Is there a long-run relationship between stock prices and economic activity and are stock returns a leading indicator for economic growth? : Evidence from the Scandinavian countries: Sweden, Norway and Denmark

University essay from Örebro universitet/Handelshögskolan vid Örebro Universitet; Örebro universitet/Handelshögskolan vid Örebro Universitet

Author: Anna Carlsson; Jonas Holm; [2021]

Keywords: ;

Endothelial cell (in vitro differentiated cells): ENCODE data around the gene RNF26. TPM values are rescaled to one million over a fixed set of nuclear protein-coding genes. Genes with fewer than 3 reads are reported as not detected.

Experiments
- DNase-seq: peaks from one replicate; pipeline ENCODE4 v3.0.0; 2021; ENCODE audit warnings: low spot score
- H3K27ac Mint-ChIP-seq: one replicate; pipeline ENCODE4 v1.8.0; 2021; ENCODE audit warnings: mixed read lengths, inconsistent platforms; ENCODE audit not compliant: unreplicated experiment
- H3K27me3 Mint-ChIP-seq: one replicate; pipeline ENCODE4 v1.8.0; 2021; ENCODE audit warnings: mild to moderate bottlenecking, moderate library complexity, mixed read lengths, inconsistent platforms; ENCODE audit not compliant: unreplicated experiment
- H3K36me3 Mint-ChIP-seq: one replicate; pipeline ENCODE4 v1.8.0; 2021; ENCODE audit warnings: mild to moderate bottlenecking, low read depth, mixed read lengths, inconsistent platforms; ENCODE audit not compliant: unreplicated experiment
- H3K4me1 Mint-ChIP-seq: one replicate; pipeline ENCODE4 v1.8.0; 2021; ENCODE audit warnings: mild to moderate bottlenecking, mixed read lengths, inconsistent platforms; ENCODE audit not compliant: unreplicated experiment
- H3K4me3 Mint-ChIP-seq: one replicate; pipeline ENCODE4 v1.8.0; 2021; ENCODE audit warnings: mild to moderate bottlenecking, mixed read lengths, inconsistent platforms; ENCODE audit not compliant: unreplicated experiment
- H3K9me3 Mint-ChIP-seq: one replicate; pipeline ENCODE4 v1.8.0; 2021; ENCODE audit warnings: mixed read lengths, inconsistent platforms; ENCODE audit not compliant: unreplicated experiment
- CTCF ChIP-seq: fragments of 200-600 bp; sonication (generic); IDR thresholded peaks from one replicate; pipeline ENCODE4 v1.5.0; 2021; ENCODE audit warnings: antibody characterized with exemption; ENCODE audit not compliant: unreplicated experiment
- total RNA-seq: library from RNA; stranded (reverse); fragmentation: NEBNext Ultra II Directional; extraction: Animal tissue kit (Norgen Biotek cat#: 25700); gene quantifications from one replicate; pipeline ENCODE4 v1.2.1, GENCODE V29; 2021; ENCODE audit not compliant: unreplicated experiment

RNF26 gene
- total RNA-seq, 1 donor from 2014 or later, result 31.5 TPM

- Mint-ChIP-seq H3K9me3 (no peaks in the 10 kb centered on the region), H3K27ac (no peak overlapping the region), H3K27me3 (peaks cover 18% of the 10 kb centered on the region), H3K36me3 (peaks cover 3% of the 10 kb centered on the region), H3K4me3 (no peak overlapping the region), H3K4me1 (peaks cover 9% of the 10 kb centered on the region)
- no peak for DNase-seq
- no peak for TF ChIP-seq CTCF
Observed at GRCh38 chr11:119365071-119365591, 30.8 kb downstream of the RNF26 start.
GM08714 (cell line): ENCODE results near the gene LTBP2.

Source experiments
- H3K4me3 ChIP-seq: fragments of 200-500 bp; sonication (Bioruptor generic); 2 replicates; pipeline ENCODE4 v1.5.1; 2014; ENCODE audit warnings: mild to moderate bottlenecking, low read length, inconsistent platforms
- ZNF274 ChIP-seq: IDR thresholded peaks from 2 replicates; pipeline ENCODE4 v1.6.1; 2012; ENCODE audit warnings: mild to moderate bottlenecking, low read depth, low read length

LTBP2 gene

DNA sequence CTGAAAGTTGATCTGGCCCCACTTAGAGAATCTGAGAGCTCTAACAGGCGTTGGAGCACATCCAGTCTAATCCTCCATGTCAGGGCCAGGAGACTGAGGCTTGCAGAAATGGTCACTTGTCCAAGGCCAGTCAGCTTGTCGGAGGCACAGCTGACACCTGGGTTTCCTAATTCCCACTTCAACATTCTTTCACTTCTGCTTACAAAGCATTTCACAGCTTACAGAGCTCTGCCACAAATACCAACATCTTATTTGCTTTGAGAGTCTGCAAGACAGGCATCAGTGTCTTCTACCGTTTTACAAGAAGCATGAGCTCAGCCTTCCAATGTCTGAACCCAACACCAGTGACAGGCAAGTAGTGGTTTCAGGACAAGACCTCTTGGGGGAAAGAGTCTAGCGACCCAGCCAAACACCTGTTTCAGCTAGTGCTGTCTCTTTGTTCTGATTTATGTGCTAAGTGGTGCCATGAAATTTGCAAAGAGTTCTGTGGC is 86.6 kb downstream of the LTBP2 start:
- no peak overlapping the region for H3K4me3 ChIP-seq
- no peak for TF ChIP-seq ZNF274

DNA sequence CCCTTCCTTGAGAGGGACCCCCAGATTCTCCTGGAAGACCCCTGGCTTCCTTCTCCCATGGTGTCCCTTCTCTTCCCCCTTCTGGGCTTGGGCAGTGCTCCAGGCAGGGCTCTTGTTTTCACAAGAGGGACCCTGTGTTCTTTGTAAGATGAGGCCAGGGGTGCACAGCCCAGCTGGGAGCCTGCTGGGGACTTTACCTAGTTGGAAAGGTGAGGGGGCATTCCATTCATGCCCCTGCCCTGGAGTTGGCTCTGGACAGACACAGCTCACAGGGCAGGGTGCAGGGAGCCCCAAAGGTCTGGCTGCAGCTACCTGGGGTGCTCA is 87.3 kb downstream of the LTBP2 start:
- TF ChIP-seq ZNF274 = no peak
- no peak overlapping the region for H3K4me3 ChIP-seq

Abstract: The purpose of this paper is twofold. First, the Johansen cointegration framework is applied to analyze the long-run relationship between stock prices and economic activity, using GDP as a proxy. In consideration of a long-run relationship a vector error correction model (VECM) is estimated to analyze the parameters of cointegration. Secondly, the paper proceeds by estimating a vector autoregressive model (VAR) in order to analyse the relationship between stock returns and economic growth, measured as GDP-growth, and its dynamics. Further, a Granger-causality framework is adopted along with a recursive forecast framework to investigate if stock returns improve the forecast of economic growth. These analyses are carried out for Sweden, Norway and Denmark using a time period ranging from 1996Q1 to 2020Q1. Evidence from the Johansen cointegration framework verifies a long-run relationship between stock prices and economic activity in Sweden, which supports that dividends, on average, grow with economic activity over time. However, results provide no evidence of a long-run relationship in Norway and Denmark. Furthermore, results from the Granger-causality framework verifies that stock returns are a significant explanatory variable for economic growth in all countries. Despite this, the recursive forecast framework shows that the VAR-model, which in addition to GDP-growth also includes stock returns, does not improve the forecast of economic growth in comparison to an AR(1)-benchmark model including only GDP-growth. Further, the trivariate VAR-model, which incorporates not only GDP-growth and stock returns but also yield spread, shows similar results, hence it cannot outperform the benchmark model.

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